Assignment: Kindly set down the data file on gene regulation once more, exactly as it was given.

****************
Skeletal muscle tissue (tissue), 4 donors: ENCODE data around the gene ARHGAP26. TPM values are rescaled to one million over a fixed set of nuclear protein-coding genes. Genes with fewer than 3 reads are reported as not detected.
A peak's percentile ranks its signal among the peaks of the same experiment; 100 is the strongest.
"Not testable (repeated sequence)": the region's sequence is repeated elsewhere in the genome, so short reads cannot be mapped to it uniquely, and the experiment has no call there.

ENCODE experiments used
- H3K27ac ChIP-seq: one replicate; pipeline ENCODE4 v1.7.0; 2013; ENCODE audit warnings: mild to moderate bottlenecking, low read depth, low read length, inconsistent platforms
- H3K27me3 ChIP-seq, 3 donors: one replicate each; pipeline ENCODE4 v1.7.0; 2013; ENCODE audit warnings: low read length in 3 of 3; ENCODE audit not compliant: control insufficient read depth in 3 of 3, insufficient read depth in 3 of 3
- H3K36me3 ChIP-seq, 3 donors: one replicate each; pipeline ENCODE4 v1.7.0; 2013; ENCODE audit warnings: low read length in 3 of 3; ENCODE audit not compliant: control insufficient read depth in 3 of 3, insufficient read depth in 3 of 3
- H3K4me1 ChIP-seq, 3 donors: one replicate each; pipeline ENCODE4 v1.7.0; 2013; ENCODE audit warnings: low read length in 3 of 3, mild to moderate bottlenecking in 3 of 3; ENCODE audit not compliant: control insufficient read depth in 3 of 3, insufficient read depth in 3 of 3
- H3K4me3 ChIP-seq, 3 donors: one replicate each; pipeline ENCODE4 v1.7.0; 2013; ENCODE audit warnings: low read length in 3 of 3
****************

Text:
Skeletal muscle tissue (tissue), 4 donors: ENCODE data around the gene ARHGAP26. TPM values are rescaled to one million over a fixed set of nuclear protein-coding genes. Genes with fewer than 3 reads are reported as not detected.
A peak's percentile ranks its signal among the peaks of the same experiment; 100 is the strongest.
"Not testable (repeated sequence)": the region's sequence is repeated elsewhere in the genome, so short reads cannot be mapped to it uniquely, and the experiment has no call there.

ENCODE experiments used
- H3K27ac ChIP-seq: one replicate; pipeline ENCODE4 v1.7.0; 2013; ENCODE audit warnings: mild to moderate bottlenecking, low read depth, low read length, inconsistent platforms
- H3K27me3 ChIP-seq, 3 donors: one replicate each; pipeline ENCODE4 v1.7.0; 2013; ENCODE audit warnings: low read length in 3 of 3; ENCODE audit not compliant: control insufficient read depth in 3 of 3, insufficient read depth in 3 of 3
- H3K36me3 ChIP-seq, 3 donors: one replicate each; pipeline ENCODE4 v1.7.0; 2013; ENCODE audit warnings: low read length in 3 of 3; ENCODE audit not compliant: control insufficient read depth in 3 of 3, insufficient read depth in 3 of 3
- H3K4me1 ChIP-seq, 3 donors: one replicate each; pipeline ENCODE4 v1.7.0; 2013; ENCODE audit warnings: low read length in 3 of 3, mild to moderate bottlenecking in 3 of 3; ENCODE audit not compliant: control insufficient read depth in 3 of 3, insufficient read depth in 3 of 3
- H3K4me3 ChIP-seq, 3 donors: one replicate each; pipeline ENCODE4 v1.7.0; 2013; ENCODE audit warnings: low read length in 3 of 3